Mossad Agent, Hairstylist ... Diplomat?

A comedy with political undertones — or vice versa — could spell summer movie poison, especially when tackling the sensitive subject matter of Israeli and Arab tensions. But that also could create a whole new world of opportunities, especially when carried on the box office gold shoulders of Adam Sandler.

At least that's what Robert Smigel, one of the most prominent TV comedy writers for the past two decades, is counting on with the satirical comedy "You Don't Mess With the Zohan," opening nationwide on June 6. The movie marks Smigel's first credit as an executive producer as well as prominent co-writing credit, along with Sandler and writer/director/producer Judd Apatow.

"Zohan" epitomizes Smigel's view that humor can be used to solve even the deepest of cultural conflicts. The film uses comedy as a force that can open up new channels of communication between Arabs and Israelis, he says.


The film tells the story of Zohan Dvir, played by Sandler, an Israeli Mossad agent who fakes his own death to pursue his dream of becoming a hairstylist in New York City. The title character first arrives to an ethnically diverse Brooklyn neighborhood, where he has to interact with both Muslims and Jews, and falls in love with a Palestinian women in the process.

"We hired all these actors who flew in from Israel as well as Israeli-American and Arab-American actors in these roles because we didn't want it to be some kind of minstrel show," Smigel told "Popcorn With Peter Travers" on ABC News Now. "We didn't want it to represent these people without a sense of integrity."

A Deeper-Than-Average Comedy

Not surprisingly, there was quite a lot of mingling between Arab and Israeli cast members. One popular set hangout was ironically referred to as the "peace table." Smigel recalls. "At first they didn't know exactly how to broach things, but then they became very friendly and familiar with each other and ended up discussing and debating politics. And a lot of times it wasn't necessarily an Arab and an Israeli arguing, but it would be two guys from the same side.

"It was so surprising that on the set of a goofy summer comedy that something like that would result," Smigel says. "A couple of people actually said that it was foundation-shaking on some level."

Sayed Badreya, an Egyptian-born actor, recently was quoted in the New York Times saying, "Adam Sandler, in the Arab and Muslim communities, is not having a good reputation." But, after a little cajoling from his teenage daughter, Sayed noted that "when it came to working with Adam, I was like, 'Eh, well, I don't know.' My prejudice was bigger than me."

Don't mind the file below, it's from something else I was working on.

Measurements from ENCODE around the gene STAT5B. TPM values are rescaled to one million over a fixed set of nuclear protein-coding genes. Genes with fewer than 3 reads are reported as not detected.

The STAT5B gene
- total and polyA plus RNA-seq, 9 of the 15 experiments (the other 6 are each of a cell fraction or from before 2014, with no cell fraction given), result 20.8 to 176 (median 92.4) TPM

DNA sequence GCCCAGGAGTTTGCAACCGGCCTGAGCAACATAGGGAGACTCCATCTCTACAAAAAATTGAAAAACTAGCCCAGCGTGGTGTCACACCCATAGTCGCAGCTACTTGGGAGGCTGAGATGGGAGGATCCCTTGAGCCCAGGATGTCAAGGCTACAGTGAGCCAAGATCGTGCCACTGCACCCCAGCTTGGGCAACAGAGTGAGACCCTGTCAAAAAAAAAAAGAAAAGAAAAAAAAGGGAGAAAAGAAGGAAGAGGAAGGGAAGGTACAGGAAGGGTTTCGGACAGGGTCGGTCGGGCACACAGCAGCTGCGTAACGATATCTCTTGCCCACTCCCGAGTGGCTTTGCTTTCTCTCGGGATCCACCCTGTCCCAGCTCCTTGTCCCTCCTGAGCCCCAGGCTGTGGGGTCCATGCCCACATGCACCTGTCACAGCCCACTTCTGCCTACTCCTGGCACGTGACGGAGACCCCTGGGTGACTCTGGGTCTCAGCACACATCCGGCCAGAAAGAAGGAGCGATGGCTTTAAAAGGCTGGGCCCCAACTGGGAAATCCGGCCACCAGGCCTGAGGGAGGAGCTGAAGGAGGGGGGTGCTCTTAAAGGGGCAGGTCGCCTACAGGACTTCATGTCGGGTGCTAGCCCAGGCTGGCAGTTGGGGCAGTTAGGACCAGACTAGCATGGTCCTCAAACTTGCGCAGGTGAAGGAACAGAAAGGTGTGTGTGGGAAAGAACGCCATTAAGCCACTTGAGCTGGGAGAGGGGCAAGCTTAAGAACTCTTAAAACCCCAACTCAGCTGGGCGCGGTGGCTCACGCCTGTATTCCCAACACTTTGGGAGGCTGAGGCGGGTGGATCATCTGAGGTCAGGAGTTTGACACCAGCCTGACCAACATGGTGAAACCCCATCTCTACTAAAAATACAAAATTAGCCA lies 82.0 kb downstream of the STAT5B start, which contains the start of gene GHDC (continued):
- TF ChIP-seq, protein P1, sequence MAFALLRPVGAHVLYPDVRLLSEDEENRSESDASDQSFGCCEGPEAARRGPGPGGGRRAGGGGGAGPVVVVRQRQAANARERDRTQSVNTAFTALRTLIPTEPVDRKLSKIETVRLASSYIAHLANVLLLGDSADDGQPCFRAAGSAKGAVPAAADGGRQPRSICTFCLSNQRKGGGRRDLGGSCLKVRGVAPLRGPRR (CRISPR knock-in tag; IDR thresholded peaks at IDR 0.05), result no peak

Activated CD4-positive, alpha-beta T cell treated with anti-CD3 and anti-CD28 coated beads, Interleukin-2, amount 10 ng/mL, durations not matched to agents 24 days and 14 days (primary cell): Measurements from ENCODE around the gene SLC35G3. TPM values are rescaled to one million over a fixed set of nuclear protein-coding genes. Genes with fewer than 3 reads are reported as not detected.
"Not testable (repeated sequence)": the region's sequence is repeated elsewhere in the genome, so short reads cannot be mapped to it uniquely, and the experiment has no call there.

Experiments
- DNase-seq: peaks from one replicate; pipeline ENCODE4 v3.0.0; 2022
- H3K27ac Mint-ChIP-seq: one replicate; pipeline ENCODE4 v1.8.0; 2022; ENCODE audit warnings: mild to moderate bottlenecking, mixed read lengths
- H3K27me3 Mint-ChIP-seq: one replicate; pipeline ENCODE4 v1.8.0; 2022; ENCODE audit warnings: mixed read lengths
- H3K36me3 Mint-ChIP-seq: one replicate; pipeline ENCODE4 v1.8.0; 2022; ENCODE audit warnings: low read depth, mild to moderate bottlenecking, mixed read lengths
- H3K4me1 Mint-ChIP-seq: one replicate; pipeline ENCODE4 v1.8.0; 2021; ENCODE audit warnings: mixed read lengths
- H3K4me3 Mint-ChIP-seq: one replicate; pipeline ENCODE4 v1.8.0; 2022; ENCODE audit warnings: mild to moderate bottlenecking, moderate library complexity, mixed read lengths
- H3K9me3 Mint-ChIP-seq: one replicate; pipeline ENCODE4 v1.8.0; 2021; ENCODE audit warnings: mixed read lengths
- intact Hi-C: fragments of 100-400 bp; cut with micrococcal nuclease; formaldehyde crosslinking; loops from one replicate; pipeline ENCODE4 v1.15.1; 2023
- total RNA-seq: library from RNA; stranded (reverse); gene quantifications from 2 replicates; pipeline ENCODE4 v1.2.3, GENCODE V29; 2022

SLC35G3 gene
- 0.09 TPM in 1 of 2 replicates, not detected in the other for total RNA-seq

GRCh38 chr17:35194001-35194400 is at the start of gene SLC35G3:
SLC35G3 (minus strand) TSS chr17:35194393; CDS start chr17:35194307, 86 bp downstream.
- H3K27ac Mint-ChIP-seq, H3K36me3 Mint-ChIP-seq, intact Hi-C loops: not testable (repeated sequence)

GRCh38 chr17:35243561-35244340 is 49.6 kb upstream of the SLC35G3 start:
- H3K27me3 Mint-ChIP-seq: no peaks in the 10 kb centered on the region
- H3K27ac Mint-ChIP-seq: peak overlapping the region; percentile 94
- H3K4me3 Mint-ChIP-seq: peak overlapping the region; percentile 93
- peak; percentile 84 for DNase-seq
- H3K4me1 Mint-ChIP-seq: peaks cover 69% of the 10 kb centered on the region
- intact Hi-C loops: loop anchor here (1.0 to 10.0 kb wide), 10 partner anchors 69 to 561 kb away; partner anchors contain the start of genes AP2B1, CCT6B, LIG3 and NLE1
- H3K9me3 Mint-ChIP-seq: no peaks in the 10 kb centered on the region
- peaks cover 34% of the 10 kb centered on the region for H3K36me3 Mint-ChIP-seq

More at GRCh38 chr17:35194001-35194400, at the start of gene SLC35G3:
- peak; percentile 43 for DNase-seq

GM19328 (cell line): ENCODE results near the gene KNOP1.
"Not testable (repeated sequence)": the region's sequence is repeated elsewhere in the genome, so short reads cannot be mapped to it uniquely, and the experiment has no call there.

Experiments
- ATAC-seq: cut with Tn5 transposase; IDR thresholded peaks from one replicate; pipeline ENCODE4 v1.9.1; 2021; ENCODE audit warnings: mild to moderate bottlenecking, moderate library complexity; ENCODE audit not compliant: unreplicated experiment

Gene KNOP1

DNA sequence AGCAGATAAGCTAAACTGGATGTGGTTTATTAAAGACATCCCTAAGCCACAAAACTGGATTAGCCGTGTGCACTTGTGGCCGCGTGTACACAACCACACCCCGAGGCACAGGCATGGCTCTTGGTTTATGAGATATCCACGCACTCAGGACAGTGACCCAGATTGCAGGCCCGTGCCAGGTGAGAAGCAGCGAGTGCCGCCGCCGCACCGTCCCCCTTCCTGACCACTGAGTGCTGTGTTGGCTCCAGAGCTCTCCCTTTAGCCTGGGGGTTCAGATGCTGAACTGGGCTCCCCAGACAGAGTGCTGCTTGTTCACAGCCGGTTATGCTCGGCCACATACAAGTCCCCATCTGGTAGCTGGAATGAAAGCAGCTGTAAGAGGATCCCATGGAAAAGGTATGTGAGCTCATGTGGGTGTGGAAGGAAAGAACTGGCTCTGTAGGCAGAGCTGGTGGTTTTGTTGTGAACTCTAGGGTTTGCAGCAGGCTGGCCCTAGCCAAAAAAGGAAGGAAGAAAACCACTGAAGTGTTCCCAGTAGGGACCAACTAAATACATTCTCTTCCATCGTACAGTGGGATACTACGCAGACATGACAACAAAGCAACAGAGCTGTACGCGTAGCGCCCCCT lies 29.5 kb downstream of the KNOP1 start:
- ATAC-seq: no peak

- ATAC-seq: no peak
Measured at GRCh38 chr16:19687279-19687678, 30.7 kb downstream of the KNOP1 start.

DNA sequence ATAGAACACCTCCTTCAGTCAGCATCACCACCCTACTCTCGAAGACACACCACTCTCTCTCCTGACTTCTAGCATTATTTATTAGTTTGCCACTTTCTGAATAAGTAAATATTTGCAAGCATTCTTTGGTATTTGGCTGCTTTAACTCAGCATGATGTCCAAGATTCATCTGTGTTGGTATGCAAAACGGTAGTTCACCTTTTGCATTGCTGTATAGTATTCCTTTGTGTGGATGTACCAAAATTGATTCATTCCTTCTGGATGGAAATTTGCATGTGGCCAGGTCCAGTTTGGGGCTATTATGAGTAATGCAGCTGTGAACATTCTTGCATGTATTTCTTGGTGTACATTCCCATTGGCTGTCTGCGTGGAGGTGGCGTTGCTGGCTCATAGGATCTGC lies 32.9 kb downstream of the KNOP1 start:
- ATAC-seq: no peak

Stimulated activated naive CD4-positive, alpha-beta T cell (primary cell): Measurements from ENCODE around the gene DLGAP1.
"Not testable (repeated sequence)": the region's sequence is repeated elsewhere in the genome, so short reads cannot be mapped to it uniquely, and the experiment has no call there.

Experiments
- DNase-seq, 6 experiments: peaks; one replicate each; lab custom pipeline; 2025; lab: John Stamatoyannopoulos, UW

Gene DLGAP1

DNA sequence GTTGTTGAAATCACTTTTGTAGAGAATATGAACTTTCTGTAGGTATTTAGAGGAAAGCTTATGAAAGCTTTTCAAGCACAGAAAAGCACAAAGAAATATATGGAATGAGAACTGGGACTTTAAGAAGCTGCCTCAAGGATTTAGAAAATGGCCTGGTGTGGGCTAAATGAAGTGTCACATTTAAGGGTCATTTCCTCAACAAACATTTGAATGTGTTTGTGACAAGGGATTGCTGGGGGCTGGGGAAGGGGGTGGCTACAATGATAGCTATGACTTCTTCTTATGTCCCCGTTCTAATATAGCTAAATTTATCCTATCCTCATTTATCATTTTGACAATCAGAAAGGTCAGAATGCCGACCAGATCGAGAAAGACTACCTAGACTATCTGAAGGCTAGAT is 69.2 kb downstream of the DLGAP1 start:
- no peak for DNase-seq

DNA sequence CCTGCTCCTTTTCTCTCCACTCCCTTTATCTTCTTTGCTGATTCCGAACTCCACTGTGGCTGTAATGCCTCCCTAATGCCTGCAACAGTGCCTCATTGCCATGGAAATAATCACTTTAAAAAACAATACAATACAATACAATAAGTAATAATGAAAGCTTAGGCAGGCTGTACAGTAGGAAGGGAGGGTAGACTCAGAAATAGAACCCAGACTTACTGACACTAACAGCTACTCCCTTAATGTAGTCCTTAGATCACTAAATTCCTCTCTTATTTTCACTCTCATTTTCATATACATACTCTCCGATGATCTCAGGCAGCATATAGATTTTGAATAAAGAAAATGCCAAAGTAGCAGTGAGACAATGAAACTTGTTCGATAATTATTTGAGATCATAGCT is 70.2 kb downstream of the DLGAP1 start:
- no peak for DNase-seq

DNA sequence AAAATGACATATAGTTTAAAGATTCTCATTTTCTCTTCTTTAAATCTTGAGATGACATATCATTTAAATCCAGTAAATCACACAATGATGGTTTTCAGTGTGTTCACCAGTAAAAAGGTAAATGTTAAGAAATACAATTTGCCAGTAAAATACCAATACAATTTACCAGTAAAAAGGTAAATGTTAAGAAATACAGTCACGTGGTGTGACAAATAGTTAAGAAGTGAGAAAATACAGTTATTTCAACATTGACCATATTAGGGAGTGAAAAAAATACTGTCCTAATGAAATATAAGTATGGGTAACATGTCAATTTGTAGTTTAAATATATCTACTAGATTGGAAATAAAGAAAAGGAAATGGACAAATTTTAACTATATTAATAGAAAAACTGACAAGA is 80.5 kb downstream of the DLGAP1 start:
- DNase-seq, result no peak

Smigel even recalls male bonding at the end of filming. "Some of the Arab and Israeli guys took a trip to Las Vegas at the end of the production because one of the Israeli guys owned a hotel there and set these guys up with parties and girls. It's a beautiful thing, you know. I always say that if they can share a hooker, why not be able to share other things?"

The Bumpy Road for 'Zohan'

Much like the journey of the film's title character, the movie itself has been subject to a seemingly never-ending series of obstacles and challenges. Smigel, Sandler and Apatow began writing the script in 2000 and finished the first draft in 2001.

The 9/11 attacks temporarily shelved the development of "Zohan."

"We didn't even think about it for a few years because of the subject matter," Smigel says. "It's essentially written as a character comedy about this guy that has this goofy dream, but once you're doing a movie about the Middle East, you have to address it. You know when you're writing about a counterterrorist you're going make jokes about the conflict. So we had that in the movie and didn't want to go near it."

As years passed and tensions in the Middle East continued to escalate, Smigel and Sandler began to feel that the topic was something that people needed to joke about. "Comedy's always about barriers being broken, people's level of tolerance being challenged and being adjusted not just by the comedy but by events outside," Smigel says. By 2004, the film was on track again for production.

TV to Film, With Help From Comedic Friends

Smigel's television resume includes stints as head writer and consultant to TV comedy shows such as "Saturday Night Live" and "Late Night With Conan O'Brien." He's the creative force responsible for memorable "SNL" sketches such as "The Superfans" and "TV Funhouse" and perhaps most famously as the man behind Triumph the Insult Comic Dog. He has received two Emmys and numerous nominations for his work.

But it has been collaborations with Sandler since his start on "SNL" that have helped him create box office smashes, including "Happy Gilmore" and "Billy Madison."

Smigel says, "His first sketch [on "SNL"] was the 'Shopera,' which was an in Israeli sketch that I wrote for him ironically."

"Zohan" marks Smigel's first full-fledged film effort. "Just to be on a movie set was a huge departure for me. I'm used to locking myself up in my home office just e-mailing scripts and just communicating with the animators of my cartoon," Smigel says.

With "Zohan," Smigel finally has a film that can be called his own — sort of. "Adam came up with the title, though he might have said something dirtier at first pitch," Smigel jokingly admits.

"I worked with Judd really literally for one day," Smigel says. "He came in, in a hotel suite and it was impressive. It was our first day talking about stuff, and he showed me this clip of Clint Eastwood. He was really prepared. He had read Mossad stuff and all I came in with was 'Israelis are horny.'"

However, Smigel won't take full credit for his contributions, or lapses. "Just because I wrote it doesn't mean that [frequent Sandler co-star] Rob Schneider will have really funny timing on that take," he said.